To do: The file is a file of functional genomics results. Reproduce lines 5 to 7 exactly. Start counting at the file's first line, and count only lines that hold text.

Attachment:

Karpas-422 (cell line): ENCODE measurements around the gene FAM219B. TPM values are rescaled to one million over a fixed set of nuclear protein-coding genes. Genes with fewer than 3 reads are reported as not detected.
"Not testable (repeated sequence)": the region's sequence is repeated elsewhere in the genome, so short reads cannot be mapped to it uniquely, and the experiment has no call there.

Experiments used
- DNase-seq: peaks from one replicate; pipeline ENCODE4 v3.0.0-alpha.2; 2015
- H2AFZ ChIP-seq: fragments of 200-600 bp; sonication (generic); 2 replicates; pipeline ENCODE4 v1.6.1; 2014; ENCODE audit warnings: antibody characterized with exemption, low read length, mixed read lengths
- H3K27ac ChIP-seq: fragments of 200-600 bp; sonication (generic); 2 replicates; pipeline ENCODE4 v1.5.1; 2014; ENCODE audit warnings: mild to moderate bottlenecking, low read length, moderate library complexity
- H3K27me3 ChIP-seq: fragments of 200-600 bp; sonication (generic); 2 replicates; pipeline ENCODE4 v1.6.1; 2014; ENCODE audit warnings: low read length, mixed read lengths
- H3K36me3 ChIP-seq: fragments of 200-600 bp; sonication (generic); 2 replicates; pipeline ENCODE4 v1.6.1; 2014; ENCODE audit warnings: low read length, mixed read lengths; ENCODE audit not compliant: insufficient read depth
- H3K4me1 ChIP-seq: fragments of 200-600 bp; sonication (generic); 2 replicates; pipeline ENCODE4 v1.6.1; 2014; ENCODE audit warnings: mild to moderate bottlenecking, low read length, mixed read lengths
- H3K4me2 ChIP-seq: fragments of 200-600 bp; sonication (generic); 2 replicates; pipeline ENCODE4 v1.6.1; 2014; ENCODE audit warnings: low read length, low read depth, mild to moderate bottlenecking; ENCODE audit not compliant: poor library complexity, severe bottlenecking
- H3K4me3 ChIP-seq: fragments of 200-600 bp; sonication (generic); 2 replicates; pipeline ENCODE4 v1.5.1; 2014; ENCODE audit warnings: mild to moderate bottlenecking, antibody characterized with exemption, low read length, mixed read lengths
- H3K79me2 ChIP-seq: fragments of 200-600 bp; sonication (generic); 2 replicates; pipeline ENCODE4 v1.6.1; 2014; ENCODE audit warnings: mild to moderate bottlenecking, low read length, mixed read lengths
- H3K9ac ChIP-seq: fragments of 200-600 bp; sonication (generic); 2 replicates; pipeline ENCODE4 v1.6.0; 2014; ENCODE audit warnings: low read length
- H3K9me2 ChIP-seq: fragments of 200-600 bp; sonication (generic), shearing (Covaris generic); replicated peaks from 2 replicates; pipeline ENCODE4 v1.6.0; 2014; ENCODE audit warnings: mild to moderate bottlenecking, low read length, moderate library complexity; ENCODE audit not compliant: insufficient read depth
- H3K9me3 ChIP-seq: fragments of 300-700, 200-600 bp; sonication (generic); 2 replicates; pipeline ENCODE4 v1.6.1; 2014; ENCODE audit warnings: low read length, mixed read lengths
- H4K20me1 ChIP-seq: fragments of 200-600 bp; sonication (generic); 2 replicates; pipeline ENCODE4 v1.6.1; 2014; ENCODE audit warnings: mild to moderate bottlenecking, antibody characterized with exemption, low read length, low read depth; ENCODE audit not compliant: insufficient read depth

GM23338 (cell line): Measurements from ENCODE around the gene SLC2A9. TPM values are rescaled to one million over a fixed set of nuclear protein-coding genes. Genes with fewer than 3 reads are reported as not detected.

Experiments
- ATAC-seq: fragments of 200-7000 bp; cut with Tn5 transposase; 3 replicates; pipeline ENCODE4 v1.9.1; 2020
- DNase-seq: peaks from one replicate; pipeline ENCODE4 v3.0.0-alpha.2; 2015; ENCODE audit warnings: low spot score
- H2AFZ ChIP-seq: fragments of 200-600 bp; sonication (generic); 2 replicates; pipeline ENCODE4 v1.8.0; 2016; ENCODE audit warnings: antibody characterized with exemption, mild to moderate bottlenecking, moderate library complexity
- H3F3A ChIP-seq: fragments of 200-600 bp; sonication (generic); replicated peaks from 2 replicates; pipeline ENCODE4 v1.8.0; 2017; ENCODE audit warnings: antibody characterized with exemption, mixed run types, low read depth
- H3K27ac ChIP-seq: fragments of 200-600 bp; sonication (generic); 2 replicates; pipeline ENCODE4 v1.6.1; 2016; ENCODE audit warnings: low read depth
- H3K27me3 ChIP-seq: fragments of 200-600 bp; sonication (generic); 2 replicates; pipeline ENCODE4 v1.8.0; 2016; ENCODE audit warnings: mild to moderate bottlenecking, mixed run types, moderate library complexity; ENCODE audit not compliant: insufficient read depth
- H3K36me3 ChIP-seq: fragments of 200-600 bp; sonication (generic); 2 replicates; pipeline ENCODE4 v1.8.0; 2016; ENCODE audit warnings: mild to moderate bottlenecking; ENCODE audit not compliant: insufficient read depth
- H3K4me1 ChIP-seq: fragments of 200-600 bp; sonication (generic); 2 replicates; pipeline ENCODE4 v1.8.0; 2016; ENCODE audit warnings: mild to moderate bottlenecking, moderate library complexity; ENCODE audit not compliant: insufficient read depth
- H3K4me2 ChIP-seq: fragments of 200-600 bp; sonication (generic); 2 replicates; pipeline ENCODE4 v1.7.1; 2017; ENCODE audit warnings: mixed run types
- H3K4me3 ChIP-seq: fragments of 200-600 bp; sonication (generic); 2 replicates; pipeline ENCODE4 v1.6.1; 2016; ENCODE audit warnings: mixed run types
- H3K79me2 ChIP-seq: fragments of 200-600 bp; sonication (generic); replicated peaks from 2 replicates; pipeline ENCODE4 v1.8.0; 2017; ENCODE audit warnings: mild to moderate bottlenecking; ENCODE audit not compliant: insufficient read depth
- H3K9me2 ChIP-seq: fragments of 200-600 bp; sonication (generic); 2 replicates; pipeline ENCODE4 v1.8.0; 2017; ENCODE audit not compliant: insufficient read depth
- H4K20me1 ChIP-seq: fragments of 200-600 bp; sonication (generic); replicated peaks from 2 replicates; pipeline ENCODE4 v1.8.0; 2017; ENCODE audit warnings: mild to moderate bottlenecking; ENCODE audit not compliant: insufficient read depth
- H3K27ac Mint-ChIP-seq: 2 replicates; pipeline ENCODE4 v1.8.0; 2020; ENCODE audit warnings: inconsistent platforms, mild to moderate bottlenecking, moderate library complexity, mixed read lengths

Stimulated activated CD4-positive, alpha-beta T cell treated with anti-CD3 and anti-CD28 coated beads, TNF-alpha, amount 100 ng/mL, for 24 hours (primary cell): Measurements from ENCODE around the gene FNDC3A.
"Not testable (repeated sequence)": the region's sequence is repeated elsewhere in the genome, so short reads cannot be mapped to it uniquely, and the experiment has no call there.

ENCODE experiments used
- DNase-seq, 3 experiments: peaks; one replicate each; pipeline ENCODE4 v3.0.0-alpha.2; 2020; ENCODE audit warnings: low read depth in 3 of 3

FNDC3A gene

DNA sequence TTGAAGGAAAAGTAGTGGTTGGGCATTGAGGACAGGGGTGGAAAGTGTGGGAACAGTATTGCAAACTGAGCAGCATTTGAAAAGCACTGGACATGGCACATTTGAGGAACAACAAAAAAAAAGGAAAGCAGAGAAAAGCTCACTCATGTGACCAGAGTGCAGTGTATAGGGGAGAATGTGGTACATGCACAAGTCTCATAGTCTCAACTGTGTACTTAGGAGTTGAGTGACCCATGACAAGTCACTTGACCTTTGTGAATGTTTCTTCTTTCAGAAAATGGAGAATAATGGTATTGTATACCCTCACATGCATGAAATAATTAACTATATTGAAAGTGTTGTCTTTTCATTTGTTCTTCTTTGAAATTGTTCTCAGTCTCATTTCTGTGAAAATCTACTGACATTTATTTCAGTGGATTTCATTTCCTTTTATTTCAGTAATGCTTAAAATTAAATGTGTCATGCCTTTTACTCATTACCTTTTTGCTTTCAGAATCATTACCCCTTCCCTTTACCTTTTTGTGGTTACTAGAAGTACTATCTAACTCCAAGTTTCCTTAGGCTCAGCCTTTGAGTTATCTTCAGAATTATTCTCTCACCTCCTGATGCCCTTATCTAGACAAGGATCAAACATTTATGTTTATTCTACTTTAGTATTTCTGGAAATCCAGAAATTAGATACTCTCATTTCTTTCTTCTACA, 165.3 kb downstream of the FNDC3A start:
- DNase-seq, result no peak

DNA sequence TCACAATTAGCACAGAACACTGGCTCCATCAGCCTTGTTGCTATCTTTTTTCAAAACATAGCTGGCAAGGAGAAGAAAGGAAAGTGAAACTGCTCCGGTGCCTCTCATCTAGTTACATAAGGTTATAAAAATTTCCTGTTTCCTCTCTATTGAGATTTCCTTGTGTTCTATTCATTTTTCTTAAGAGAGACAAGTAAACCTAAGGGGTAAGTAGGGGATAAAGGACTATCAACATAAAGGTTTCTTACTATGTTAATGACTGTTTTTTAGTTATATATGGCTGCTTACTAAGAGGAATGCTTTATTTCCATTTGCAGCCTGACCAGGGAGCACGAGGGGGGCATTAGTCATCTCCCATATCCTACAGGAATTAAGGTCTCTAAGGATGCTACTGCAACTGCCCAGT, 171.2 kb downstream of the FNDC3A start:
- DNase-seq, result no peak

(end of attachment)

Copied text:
- H2AFZ ChIP-seq: fragments of 200-600 bp; sonication (generic); 2 replicates; pipeline ENCODE4 v1.6.1; 2014; ENCODE audit warnings: antibody characterized with exemption, low read length, mixed read lengths
- H3K27ac ChIP-seq: fragments of 200-600 bp; sonication (generic); 2 replicates; pipeline ENCODE4 v1.5.1; 2014; ENCODE audit warnings: mild to moderate bottlenecking, low read length, moderate library complexity
- H3K27me3 ChIP-seq: fragments of 200-600 bp; sonication (generic); 2 replicates; pipeline ENCODE4 v1.6.1; 2014; ENCODE audit warnings: low read length, mixed read lengths